When in need, most folks wouldn’t think twice about which hospital to visit – the local shop is often the go-to option. However, given the prevalence of hospital error, such as healthcare-associated infection, it is a good idea to consider what the best option really is. The risks of choosing poorly have been highlighted by the World Health Organization, which has recently cited statistics showing the average hospital visit to be more dangerous than the average airplane flight. The chance of suffering harm from a hospital error is roughly 1 in 10, and the chance of death in a hospital is 1 in 300. Contrast this with the chance of dying in a plane crash, which is 1 in 10 million. Further, the difference isn’t even very strongly pronounced between developed and developing countries. Out of every 100 hospital patients in any country, 7 in developed nations and 10 in developing nations will acquire at least one healthcare-associated infection.
Choosing a hospital carefully requires examining a number of criteria. However, the decision does not always have to be difficult. For most common ailments that require routine care, such as setting a bone or repairing a muscle tear, most any hospital will do. But this does not mean there are not conditions where choosing the correct hospital can make all the difference – some hospitals may be right for most ailments but wrong for yours.
This is not to say that there are death-trap hospitals out there; if there were, you can rest assured that their doors would be shut sooner rather than later. That said, who wants a hospital with little to no prior experience remedying their illness or injury? Or, perhaps worse, one that is less aware of the potential dangers involved in the treatments they will apply? While a recent study has found that rates of post-operational complications, such as infection, internal bleeding, or organ failure, vary little across the country, rates of death resulting from these complications do vary. Rates of complication-induced death were almost twice at some hospitals what they were at others – meaning that some hospitals know how to catch and respond to problems markedly better than others.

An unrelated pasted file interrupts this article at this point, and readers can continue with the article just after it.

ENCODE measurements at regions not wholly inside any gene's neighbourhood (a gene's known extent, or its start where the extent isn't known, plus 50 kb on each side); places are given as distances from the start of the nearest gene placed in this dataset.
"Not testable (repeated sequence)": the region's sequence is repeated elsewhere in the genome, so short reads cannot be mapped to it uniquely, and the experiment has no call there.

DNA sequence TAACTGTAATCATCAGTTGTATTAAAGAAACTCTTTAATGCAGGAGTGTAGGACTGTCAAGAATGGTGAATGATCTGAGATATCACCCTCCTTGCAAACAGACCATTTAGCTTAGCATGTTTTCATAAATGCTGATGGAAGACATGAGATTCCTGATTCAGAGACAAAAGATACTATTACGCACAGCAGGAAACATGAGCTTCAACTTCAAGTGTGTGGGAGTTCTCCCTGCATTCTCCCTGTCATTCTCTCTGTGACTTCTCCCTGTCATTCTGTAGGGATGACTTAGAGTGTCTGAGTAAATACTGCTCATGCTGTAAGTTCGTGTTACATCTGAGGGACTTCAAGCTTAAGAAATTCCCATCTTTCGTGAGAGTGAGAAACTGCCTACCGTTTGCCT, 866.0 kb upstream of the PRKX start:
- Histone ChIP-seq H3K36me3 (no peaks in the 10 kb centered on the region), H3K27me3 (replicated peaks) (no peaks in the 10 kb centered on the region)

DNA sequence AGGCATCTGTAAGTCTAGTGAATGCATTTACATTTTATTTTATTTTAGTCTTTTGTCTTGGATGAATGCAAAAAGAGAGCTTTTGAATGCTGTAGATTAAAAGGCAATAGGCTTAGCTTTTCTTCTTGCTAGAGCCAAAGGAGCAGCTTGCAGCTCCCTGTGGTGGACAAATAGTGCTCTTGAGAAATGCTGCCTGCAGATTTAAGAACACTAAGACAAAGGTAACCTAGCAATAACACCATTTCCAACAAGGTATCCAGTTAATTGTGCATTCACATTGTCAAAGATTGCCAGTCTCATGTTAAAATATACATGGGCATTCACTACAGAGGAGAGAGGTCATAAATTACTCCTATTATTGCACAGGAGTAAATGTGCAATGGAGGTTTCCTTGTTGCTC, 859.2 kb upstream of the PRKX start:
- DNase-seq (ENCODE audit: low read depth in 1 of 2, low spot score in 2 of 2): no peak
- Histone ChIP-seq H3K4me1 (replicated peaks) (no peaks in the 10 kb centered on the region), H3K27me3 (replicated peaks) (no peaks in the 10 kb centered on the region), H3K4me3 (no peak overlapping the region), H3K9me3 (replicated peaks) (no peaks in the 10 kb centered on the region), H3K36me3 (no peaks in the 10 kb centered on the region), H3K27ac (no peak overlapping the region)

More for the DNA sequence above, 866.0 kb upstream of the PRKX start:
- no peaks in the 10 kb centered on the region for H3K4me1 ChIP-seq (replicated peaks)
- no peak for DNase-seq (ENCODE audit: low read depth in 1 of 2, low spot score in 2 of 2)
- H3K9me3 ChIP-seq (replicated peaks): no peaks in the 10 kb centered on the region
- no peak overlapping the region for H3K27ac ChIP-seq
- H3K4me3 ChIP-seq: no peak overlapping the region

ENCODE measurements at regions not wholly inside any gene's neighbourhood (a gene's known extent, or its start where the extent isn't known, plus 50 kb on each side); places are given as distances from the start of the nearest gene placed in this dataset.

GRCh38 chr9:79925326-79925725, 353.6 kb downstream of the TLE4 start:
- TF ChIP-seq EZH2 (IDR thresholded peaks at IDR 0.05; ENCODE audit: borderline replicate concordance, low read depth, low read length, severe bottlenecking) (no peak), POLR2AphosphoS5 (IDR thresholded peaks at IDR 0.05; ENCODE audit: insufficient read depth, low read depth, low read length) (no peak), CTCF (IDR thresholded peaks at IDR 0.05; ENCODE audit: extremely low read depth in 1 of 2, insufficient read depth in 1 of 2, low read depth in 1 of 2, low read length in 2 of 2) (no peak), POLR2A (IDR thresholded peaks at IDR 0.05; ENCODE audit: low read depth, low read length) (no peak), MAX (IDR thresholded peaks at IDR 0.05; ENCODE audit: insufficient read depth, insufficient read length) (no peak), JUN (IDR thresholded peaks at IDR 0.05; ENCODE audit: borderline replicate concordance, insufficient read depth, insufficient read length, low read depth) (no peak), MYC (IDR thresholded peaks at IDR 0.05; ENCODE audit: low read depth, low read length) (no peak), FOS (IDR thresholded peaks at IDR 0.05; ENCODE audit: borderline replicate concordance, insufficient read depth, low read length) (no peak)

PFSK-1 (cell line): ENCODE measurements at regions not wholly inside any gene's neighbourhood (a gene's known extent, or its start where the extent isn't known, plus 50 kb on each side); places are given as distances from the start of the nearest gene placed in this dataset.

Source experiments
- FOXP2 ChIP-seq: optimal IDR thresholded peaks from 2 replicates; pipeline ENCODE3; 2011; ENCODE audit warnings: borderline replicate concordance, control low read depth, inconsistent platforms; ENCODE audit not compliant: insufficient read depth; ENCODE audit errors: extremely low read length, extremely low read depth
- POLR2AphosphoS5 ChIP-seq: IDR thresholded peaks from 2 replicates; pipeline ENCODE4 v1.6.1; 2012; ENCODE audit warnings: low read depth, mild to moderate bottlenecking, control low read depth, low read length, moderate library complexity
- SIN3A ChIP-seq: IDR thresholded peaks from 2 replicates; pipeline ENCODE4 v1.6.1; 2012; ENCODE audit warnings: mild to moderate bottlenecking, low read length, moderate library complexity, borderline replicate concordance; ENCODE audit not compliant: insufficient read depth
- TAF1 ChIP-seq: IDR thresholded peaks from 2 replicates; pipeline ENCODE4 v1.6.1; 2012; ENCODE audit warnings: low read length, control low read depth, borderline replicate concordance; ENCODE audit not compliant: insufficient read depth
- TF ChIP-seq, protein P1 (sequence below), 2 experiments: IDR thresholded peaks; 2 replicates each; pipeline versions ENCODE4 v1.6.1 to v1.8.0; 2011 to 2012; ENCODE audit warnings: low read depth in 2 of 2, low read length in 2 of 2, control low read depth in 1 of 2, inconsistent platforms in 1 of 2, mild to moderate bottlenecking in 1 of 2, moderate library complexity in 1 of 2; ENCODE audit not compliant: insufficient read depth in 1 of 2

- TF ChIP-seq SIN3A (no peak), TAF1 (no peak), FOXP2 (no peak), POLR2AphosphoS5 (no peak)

Here are a few red flags to look out for with any hospital you may potentially choose:
Low Patient Turnover
Hospitals who regularly get and treat patients like you are more likely to be prepared procedurally for unexpected complications. Hospitals keep records of patient volumes for the previous year, and you should be able to get them upon request. Do not be afraid to ask for rates of death and complication as well. Then, you can compare the numbers to those recommended by hospital oversight companies, such as The Leapfrog Group. If the hospital meets recommended figures, they are likely a good choice for your needs.
Studies have found that rates of complication and length of hospital stays more closely correlate to one’s surgeon rather than one’s choice of hospital, and even the busiest hospitals have surgeons who do not operate regularly. Ask your surgeon for his latest yearly numbers on operations similar to the one you will undergo as well as his rates of death and complication. The numbers themselves should tell you everything you’ll want to know, but, if the doctor is hesitant to give them over, it is probably a good idea to ask your doctor to recommend a different surgeon.
If your hospital has a high rate of readmission, it is likely that they are not adept at post-discharge care. Again, these numbers should be available from the hospital, and, if they are not, you may want to consider another hospital. Studies have found readmission rates to be fairly consistent across the country, so if the hospital you’re interested in is substantially worse than other options, it probably means that the other options are more advisable.
At the end of the day, your healthcare experience is ultimately in your own hands; it is up to you to be a careful consumer. Choosing to spend your money on healthcare is no different than choosing to spend it on anything else – if you’re not careful, you could make an unwise decision that will leave you in a worse position than that in which you started.
Fortunately, there is legal recourse if a doctor’s error has led to harm for you or a loved one. If you believe this to be the case, please feel free to contact an attorney at Levin & Perconti for a free consultation today.
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